While there is no magic pill that can keep us from having a heart attack or suffering a cardiac arrest, there are things that we can change about our lifestyle that may decrease our chances. Adopting a healthier lifestyle means a changing our less-than-healthy habits and replacing them with better choices.
Diet, exercise, and attitude play a huge role in keeping our bodies healthy. We’ve all heard the term, “you are what you eat”, and although it sounds cliché – clichés are often clichés because they’re true.
Heart Healthy Diet
So what can we change about what we’re eating? Which foods should we be consuming to improve our heart health?
The American Heart Association suggests:
Eat a variety of fresh, frozen and canned vegetables and fruits without high-calorie sauces or added salt and sugars. Replace high-calorie foods with fruits and vegetables. Be mindful of sodium and added sugar.
Choose fiber-rich whole grains for most grain servings. Examples include whole eat, oats, rye, barley, brown and wild rice, corn, buckwheat, and quinoa.
Choose poultry and fish without skin and prepare them in healthy ways without added saturated and trans fat. Eat a variety of fish at least twice a week, especially fish containing omega-3 fatty acids (for example, salmon, trout, and herring). If you choose to eat meat, look for the leanest cuts available and prepare them in healthy and delicious ways.
Select fat-free (skim) and low-fat (1%) dairy products.
Avoid foods containing partially hydrogenated vegetable oils to reduce trans fat in your diet. Some examples include packaged baked goods, chips, fried foods, and margarine.
Limit saturated fat and trans fat and replace them with the better fats, monounsaturated and polyunsaturated. If you need to lower your blood cholesterol, reduce saturated fat to no more than 5 to 6 percent of total calories. For someone eating 2,000 calories a day, that’s about 13 grams of saturated fat.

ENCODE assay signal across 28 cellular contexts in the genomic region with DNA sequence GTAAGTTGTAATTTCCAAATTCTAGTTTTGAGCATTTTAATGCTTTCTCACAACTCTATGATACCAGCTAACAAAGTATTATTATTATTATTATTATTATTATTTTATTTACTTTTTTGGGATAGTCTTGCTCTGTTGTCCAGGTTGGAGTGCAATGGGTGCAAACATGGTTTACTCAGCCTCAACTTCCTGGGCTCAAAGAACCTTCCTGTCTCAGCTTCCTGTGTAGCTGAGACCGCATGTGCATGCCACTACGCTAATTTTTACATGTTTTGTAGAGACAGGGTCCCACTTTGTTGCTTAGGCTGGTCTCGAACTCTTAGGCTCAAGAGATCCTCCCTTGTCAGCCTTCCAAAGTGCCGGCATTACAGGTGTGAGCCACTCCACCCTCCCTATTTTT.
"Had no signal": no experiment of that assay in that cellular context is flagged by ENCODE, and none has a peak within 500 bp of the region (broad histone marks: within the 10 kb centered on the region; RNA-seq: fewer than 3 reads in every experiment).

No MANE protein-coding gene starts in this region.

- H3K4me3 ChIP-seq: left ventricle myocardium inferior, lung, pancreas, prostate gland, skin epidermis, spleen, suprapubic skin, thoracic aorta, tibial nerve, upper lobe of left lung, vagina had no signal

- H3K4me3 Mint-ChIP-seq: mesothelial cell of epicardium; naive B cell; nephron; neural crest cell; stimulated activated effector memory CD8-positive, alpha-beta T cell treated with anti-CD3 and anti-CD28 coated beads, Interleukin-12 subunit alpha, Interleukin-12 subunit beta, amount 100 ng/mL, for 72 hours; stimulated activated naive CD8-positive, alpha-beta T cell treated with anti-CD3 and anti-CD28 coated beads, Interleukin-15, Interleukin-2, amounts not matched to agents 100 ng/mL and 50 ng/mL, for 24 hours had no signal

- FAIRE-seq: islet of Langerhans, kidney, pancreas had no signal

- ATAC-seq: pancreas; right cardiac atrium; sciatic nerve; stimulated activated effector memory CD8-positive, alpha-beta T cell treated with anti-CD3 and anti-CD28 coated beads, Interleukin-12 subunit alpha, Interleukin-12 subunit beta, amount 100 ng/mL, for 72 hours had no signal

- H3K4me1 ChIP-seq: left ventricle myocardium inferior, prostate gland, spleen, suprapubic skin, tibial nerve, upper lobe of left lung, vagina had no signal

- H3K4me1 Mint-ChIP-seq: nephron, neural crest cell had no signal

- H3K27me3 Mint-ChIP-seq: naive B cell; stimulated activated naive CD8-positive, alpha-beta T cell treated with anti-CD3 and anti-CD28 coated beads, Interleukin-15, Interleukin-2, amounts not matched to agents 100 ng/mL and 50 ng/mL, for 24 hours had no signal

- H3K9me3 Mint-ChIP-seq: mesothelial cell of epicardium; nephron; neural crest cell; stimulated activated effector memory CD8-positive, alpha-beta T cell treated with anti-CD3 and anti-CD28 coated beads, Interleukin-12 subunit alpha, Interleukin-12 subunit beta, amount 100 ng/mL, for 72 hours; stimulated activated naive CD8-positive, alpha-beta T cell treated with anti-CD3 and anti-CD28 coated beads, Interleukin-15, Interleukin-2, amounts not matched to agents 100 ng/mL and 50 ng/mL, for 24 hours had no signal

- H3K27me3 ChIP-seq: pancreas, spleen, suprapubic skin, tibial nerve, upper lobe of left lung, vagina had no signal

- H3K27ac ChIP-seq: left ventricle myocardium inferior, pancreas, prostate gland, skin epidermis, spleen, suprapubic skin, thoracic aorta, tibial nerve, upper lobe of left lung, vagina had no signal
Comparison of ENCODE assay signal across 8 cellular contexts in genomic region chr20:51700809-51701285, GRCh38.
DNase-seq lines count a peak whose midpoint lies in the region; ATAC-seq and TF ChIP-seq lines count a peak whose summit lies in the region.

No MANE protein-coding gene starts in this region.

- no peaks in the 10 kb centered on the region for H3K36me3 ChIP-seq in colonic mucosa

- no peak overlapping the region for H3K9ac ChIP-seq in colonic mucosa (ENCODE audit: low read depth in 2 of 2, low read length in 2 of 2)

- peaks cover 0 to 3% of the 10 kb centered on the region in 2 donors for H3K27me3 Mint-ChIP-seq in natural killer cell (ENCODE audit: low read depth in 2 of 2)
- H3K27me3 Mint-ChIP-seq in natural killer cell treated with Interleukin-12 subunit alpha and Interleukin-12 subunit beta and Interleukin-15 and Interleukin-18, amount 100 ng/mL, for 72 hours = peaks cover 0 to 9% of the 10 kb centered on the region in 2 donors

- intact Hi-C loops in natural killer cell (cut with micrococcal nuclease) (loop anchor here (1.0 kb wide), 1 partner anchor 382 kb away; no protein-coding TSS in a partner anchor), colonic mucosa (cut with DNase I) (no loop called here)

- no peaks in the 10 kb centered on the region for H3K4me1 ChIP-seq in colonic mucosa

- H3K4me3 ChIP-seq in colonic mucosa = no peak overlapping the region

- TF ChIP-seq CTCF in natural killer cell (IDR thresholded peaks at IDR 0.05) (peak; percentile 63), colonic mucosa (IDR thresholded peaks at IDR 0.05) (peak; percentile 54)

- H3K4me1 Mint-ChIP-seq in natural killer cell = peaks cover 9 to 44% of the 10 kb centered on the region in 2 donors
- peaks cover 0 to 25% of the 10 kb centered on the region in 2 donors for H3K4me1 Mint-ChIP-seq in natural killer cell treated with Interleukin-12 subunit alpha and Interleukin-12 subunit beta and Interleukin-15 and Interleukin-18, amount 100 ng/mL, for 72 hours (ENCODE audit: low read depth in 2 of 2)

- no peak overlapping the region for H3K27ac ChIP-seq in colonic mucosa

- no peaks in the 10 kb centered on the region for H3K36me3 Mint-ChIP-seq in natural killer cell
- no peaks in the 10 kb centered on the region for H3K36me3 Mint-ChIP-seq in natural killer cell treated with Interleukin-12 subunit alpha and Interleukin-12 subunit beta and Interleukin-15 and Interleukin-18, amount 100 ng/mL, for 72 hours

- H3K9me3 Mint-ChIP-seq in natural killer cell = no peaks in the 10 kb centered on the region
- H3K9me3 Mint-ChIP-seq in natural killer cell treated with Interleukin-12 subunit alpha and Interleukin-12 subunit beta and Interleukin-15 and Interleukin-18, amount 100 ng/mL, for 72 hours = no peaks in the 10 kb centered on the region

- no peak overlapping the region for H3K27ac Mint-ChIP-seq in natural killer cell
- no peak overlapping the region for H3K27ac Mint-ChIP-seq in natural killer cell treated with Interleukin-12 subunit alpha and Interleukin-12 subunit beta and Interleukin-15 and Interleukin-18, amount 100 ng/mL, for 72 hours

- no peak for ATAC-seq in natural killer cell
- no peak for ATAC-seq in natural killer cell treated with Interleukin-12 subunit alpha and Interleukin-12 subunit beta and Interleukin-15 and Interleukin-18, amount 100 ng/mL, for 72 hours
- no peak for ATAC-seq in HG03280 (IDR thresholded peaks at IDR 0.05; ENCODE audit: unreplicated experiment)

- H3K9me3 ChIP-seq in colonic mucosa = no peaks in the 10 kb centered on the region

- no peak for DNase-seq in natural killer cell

Cut back on beverages and foods with added sugars. If you drink alcohol, drink in moderation. That means no more than one drink per day if you’re a woman and no more than two drinks per day if you’re a man.
Choose foods with less sodium and prepare foods with little or no salt. To lower blood pressure, aim to eat no more than 2,400 milligrams of sodium per day. Reducing daily intake to 1,500 mg is desirable because it can lower blood pressure even further. If you can’t meet these goals right now, even reducing sodium intake by 1,000 mg per day can benefit blood pressure.
Get Healthy Today!
In summary, it’s best to avoid transfat, saturated fat, salt, and added sugar. It’s also important to monitor and control blood pressure and cholesterol to ensure you are not showing signs of heart disease.
Don’t fret, this doesn’t mean we have to sacrifice delicious foods. A great list of heart-healthy recipes can be found here.
With a few changes in our diets, we are reducing our risk of being one of the 720,000 people who suffer from a heart attack or one of the 326, 000 who experience cardiac arrest each year in the U.S.
Source: American Heart AssociationGet CPR Training Today!